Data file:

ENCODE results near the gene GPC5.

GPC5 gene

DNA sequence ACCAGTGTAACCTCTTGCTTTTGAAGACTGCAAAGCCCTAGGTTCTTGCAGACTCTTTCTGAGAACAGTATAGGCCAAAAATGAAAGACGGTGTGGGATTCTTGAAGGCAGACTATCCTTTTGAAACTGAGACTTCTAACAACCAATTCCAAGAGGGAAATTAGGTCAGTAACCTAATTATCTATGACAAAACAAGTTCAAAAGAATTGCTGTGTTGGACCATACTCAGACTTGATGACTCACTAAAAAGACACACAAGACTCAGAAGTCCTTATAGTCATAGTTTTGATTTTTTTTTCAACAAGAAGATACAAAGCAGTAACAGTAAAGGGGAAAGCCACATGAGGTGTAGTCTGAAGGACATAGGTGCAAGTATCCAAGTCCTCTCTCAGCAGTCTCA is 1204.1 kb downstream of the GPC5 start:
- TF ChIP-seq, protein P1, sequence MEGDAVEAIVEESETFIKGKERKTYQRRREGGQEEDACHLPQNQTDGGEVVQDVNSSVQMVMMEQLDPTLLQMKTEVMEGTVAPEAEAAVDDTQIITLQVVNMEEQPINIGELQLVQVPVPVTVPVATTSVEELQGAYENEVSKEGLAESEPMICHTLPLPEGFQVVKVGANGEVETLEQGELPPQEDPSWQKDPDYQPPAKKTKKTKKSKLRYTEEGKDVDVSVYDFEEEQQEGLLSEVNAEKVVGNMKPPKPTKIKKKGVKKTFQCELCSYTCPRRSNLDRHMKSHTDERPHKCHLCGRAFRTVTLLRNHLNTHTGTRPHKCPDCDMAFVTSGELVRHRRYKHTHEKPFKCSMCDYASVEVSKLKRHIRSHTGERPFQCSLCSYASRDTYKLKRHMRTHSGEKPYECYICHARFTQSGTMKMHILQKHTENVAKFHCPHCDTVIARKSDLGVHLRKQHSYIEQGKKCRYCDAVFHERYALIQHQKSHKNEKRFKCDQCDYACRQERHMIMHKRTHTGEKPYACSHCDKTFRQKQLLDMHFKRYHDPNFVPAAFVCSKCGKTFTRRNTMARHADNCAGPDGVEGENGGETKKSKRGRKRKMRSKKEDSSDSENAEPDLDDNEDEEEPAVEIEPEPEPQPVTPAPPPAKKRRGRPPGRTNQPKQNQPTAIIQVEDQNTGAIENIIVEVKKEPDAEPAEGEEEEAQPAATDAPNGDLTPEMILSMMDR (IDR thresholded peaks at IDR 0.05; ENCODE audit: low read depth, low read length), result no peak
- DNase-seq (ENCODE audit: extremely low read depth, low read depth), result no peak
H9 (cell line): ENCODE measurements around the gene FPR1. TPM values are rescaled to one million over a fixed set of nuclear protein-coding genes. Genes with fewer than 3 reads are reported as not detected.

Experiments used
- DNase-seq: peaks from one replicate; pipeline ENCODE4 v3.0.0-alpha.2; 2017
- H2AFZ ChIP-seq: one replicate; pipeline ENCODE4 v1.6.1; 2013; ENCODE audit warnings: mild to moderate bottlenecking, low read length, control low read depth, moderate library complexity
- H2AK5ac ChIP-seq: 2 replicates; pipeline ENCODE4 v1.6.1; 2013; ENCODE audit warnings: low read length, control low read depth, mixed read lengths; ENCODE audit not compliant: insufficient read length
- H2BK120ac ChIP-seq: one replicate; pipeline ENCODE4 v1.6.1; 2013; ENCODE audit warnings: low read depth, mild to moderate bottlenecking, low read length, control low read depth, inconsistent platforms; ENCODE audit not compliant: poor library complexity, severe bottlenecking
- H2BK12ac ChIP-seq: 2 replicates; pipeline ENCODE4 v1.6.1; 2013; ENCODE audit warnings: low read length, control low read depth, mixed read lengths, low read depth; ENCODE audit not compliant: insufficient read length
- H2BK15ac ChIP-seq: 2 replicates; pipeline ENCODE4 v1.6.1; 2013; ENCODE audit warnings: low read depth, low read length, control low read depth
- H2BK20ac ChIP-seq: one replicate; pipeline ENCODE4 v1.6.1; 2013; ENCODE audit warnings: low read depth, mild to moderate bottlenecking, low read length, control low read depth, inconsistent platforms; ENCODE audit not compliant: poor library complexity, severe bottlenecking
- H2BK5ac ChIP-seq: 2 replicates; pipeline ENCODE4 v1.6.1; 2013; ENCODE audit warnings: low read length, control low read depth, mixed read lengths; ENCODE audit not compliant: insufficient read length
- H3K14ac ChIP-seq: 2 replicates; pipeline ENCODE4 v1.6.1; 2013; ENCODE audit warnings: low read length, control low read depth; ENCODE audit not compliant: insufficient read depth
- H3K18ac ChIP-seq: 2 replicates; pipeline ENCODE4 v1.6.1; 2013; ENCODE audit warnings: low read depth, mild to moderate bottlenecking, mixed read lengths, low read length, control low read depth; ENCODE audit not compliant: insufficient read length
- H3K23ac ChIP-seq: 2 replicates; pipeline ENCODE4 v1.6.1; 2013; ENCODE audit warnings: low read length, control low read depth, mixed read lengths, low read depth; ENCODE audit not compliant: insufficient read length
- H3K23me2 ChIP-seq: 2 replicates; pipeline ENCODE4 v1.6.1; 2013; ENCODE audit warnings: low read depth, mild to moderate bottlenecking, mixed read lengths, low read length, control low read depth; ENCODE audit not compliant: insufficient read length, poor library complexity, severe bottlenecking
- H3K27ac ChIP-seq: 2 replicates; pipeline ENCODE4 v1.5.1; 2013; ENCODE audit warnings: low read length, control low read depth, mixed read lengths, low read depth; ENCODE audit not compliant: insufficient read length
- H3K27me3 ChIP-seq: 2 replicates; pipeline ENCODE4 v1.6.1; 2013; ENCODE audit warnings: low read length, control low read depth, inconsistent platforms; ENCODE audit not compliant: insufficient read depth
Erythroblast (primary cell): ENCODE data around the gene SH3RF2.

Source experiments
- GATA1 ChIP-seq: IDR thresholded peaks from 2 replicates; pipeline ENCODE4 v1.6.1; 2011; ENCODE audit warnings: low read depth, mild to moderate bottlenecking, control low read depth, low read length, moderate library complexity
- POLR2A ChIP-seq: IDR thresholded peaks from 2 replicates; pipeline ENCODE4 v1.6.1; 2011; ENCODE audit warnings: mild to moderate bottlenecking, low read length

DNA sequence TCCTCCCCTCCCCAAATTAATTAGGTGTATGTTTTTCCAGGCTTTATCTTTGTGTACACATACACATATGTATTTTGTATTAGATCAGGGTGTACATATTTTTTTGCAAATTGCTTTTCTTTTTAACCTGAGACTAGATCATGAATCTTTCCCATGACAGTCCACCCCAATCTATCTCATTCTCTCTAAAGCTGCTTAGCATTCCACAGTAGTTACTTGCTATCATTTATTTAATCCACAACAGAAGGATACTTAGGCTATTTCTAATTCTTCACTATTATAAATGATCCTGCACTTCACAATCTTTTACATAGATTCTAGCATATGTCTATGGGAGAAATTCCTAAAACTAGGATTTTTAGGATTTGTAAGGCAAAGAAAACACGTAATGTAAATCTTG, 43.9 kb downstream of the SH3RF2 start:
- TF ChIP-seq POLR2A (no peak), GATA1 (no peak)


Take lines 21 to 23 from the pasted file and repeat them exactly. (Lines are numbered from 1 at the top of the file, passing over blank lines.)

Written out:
- H3K27me3 ChIP-seq: 2 replicates; pipeline ENCODE4 v1.6.1; 2013; ENCODE audit warnings: low read length, control low read depth, inconsistent platforms; ENCODE audit not compliant: insufficient read depth
Erythroblast (primary cell): ENCODE data around the gene SH3RF2.

Source experiments